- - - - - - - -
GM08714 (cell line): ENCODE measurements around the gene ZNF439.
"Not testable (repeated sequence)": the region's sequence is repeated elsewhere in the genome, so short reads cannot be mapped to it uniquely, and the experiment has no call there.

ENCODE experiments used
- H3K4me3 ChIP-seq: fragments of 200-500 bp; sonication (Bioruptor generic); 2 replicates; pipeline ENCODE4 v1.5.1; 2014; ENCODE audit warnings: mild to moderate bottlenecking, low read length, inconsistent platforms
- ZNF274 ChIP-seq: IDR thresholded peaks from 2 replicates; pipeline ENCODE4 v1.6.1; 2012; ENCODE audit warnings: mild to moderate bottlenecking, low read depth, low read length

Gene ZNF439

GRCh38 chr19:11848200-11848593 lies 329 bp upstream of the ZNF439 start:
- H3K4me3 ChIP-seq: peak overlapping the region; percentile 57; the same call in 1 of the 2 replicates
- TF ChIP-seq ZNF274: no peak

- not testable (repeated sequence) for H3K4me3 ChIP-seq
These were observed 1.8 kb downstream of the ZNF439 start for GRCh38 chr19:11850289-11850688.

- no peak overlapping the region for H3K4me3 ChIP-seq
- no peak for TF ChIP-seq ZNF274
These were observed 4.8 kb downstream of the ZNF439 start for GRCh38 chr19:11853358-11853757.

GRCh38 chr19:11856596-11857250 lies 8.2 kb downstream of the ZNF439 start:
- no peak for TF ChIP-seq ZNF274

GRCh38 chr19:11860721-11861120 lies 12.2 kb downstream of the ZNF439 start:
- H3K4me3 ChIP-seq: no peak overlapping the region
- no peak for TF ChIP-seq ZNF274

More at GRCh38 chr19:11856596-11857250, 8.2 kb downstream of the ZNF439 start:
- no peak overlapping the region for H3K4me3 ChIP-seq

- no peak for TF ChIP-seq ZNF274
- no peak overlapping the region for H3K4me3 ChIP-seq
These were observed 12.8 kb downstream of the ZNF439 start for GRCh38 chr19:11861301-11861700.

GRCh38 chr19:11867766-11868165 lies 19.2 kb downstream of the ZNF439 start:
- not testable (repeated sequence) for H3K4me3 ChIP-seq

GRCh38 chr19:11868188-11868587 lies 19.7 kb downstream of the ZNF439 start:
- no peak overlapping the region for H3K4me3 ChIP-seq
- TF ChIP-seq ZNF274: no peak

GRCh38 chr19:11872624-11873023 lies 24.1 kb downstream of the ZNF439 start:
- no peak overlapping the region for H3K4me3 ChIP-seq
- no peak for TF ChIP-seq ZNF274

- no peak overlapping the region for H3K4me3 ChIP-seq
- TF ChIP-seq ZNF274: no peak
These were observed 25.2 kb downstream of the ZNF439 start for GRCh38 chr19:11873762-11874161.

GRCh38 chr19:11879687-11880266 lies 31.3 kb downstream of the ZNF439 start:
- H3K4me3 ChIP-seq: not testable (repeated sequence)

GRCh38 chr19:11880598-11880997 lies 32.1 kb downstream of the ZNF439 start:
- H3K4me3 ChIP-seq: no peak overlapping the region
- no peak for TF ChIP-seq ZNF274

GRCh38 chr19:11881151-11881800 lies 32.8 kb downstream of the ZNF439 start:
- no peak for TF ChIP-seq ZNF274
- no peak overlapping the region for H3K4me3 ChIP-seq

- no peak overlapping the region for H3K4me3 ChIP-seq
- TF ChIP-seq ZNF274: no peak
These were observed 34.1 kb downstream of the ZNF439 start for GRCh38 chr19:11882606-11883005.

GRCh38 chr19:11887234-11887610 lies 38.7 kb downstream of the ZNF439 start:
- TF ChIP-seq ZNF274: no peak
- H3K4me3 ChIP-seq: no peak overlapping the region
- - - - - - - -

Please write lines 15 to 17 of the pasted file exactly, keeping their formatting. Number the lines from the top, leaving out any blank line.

GRCh38 chr19:11856596-11857250 lies 8.2 kb downstream of the ZNF439 start:
- no peak for TF ChIP-seq ZNF274

GRCh38 chr19:11860721-11861120 lies 12.2 kb downstream of the ZNF439 start: